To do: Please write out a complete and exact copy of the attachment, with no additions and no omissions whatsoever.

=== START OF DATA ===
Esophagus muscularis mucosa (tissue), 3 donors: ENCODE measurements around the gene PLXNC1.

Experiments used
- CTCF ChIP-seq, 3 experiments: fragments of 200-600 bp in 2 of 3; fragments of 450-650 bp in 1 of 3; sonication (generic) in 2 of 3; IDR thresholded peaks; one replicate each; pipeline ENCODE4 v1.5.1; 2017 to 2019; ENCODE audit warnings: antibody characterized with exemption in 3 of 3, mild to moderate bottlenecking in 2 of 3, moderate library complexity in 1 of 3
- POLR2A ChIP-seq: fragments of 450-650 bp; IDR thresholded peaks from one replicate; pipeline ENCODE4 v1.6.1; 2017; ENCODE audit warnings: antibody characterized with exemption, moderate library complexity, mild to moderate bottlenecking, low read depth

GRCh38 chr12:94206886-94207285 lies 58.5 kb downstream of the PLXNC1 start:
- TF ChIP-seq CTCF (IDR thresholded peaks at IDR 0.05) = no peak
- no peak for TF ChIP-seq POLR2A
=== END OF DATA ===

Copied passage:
Esophagus muscularis mucosa (tissue), 3 donors: ENCODE measurements around the gene PLXNC1.

Experiments used
- CTCF ChIP-seq, 3 experiments: fragments of 200-600 bp in 2 of 3; fragments of 450-650 bp in 1 of 3; sonication (generic) in 2 of 3; IDR thresholded peaks; one replicate each; pipeline ENCODE4 v1.5.1; 2017 to 2019; ENCODE audit warnings: antibody characterized with exemption in 3 of 3, mild to moderate bottlenecking in 2 of 3, moderate library complexity in 1 of 3
- POLR2A ChIP-seq: fragments of 450-650 bp; IDR thresholded peaks from one replicate; pipeline ENCODE4 v1.6.1; 2017; ENCODE audit warnings: antibody characterized with exemption, moderate library complexity, mild to moderate bottlenecking, low read depth

GRCh38 chr12:94206886-94207285 lies 58.5 kb downstream of the PLXNC1 start:
- TF ChIP-seq CTCF (IDR thresholded peaks at IDR 0.05) = no peak
- no peak for TF ChIP-seq POLR2A